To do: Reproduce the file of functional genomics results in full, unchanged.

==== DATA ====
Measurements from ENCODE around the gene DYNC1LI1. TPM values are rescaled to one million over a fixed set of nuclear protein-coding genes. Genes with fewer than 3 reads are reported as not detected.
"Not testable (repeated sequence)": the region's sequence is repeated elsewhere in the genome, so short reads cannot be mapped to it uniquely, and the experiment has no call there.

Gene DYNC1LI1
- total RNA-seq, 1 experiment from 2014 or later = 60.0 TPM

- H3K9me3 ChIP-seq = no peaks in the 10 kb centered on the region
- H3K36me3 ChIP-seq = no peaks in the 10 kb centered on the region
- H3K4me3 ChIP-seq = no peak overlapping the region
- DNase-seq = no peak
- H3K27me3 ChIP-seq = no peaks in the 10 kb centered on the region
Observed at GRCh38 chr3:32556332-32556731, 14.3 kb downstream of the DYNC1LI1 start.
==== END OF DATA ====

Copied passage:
Measurements from ENCODE around the gene DYNC1LI1. TPM values are rescaled to one million over a fixed set of nuclear protein-coding genes. Genes with fewer than 3 reads are reported as not detected.
"Not testable (repeated sequence)": the region's sequence is repeated elsewhere in the genome, so short reads cannot be mapped to it uniquely, and the experiment has no call there.

Gene DYNC1LI1
- total RNA-seq, 1 experiment from 2014 or later = 60.0 TPM

- H3K9me3 ChIP-seq = no peaks in the 10 kb centered on the region
- H3K36me3 ChIP-seq = no peaks in the 10 kb centered on the region
- H3K4me3 ChIP-seq = no peak overlapping the region
- DNase-seq = no peak
- H3K27me3 ChIP-seq = no peaks in the 10 kb centered on the region
Observed at GRCh38 chr3:32556332-32556731, 14.3 kb downstream of the DYNC1LI1 start.